We, The Bones That Are Here, Await Yours

I got back from Portugal over a week ago. It was ten days of looking and walking and looking and walking. I paid for the trip with most of the money I made from art this year, and saw tons of things that will probably make their way back into art I do this year, making the whole endeavor somewhat self sustaining. It was hard to pick pictures to post here because we took HUNDREDS but here are some of my favorites.

One of my favorite things we did was a little day trip to Sintra from Lisbon. It's only a couple dollars on a train and the town has castles and huge gardens and public parks. We saw the Castle of the Moors ruins there and Pena Palace:
The best part of the day in Sintra was Quinta da Regaleira a huge house with expansive gardens built by an opera set designer, full of hidden alchemical symbols and experiences.

There are pitch black grottoes and catacombs underground the whole garden which you can wander through to come out of various wells with long twisted stairs leading up to the light:
We wandered around here for hours and it was great. The house itself is even aligned according to alchemical and astrological principles.

Portugal also has a lot of ossuaries. A LOT. We saw 5 but there are many more.

The first picture is of the Capela dos Ossos in Evora, probably the biggest one we saw, with painted ceilings covered in symbols and two mummies mysteriously hanging on a wall. The second is in Faro and was eerily situated mere feet from a daycare center where children screamed and ran around the completely silent outdoor chapel. Some are indoors, in churches or crypts and some are little outdoor chapels in tiny rural villages we had to hike several miles to.
In each of them we were alone or virtually alone and in one we actually found a skull cap just laying on the ground. While I'm talking about ossuaries I should mention this excellent book I got for Mike that contains pictures, information and insight into the culture of ossuaries:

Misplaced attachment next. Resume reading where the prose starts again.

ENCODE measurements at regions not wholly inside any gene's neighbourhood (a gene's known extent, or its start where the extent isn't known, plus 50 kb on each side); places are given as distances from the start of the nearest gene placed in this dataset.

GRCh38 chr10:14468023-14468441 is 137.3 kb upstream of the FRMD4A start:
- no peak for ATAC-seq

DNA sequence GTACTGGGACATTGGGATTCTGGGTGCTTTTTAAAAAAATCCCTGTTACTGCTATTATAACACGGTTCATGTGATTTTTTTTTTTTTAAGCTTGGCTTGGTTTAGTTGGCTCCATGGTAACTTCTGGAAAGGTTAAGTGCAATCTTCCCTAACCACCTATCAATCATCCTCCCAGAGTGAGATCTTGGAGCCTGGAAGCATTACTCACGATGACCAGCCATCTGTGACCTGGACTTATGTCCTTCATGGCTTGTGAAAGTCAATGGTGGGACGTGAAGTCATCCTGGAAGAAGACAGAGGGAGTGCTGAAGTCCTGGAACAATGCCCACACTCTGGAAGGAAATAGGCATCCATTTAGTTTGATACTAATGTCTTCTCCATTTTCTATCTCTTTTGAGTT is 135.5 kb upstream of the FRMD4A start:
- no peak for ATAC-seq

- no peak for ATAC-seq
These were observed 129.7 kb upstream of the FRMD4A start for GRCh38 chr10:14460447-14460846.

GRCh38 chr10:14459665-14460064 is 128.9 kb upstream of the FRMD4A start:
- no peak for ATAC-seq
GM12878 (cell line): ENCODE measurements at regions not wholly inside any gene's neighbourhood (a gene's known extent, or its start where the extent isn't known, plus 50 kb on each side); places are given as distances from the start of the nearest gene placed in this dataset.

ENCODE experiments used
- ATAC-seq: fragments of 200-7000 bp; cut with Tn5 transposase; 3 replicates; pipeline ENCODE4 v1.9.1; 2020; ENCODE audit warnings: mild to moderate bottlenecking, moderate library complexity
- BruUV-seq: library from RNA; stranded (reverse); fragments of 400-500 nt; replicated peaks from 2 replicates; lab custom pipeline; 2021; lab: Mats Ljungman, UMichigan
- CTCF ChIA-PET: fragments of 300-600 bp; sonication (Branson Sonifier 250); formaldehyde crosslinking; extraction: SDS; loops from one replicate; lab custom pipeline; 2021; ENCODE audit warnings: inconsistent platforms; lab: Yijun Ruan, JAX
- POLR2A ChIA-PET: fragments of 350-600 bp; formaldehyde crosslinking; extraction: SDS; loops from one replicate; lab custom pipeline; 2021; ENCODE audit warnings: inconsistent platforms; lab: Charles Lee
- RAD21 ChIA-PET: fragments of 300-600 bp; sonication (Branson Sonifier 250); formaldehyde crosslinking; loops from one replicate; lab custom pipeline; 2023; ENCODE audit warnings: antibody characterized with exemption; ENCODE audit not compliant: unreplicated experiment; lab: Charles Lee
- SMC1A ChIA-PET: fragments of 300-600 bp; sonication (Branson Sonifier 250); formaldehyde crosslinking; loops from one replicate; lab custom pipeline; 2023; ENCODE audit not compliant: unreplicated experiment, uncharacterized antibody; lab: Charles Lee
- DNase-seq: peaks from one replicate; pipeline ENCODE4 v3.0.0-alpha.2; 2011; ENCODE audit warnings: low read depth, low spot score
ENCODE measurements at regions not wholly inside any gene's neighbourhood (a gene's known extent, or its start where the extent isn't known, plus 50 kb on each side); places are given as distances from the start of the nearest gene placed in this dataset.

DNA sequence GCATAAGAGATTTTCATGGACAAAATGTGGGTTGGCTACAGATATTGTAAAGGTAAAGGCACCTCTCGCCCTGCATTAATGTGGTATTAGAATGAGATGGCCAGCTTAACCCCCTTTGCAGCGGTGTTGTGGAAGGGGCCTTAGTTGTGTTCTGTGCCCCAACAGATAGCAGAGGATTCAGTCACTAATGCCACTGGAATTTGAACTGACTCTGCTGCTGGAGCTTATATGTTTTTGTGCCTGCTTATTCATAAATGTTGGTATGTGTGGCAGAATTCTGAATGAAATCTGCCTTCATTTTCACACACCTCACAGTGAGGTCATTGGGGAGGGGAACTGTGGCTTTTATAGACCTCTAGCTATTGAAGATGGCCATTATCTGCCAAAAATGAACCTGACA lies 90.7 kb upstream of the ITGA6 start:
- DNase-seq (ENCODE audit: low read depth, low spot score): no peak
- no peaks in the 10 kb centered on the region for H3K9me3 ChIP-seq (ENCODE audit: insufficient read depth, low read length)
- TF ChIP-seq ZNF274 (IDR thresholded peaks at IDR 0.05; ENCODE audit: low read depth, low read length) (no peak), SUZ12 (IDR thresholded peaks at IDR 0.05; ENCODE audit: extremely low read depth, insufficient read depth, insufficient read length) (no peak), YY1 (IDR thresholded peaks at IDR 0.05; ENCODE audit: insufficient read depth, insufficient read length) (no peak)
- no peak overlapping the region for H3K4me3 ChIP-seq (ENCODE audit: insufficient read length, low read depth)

There was also a lot of impressive religious art. I'm always really torn by my admiration for this stuff since it's funded by and an outward sign of the immense wealth of the Catholic church. It was made in a time when the most ambitious art was made for religious purposes so it's some of the most over the top, gilded, time consuming, intricate and monumental stuff you'll see in Europe and I can't help but be drawn to it. Also it's incredibly creepy.
From the Templar knight monastery in Tomar where made a bunch of stupid Tombs of the Blind Dead jokes to each other while we ran around unattended.
Stained glass in a church in....Evora? Maybe Lisbon.
Witchy window in the Acobaca Monastery.
We also saw tons of reliquaries but were denied access to the insanely creepy reliquary alters at São Roque because they were practicing for some sort of Christmas event but I managed to get a picture from pretty far away:
Who is creepier than Catholics? No one! Not even me.

I also spent a lot of time creeping around the cemetery in Evora. There were a lot of really interesting monuments with symbols I hadn't seen before in the US and a lot of family tombs with glass doors so you could see several generations of coffins.
Finally, I saw what is now the probably the oldest man made thing I've ever seen (older than newgrange), the Neolithic standing stone grouping of the Almendres Cromlech:
The best guess is that this functioned as a huge community solar calender with the sun rising over the center stone at the equinox. It's situated in the middle of a cork orchard and we got to see it on a misty atmospheric morning. There's also a huge dolmen not far away in a pretty tragic state of disrepair which was still fun to see. The cap stone had been BLOWN OFF WITH DYNAMITE during the excavation so you could actually stand above and look directly in.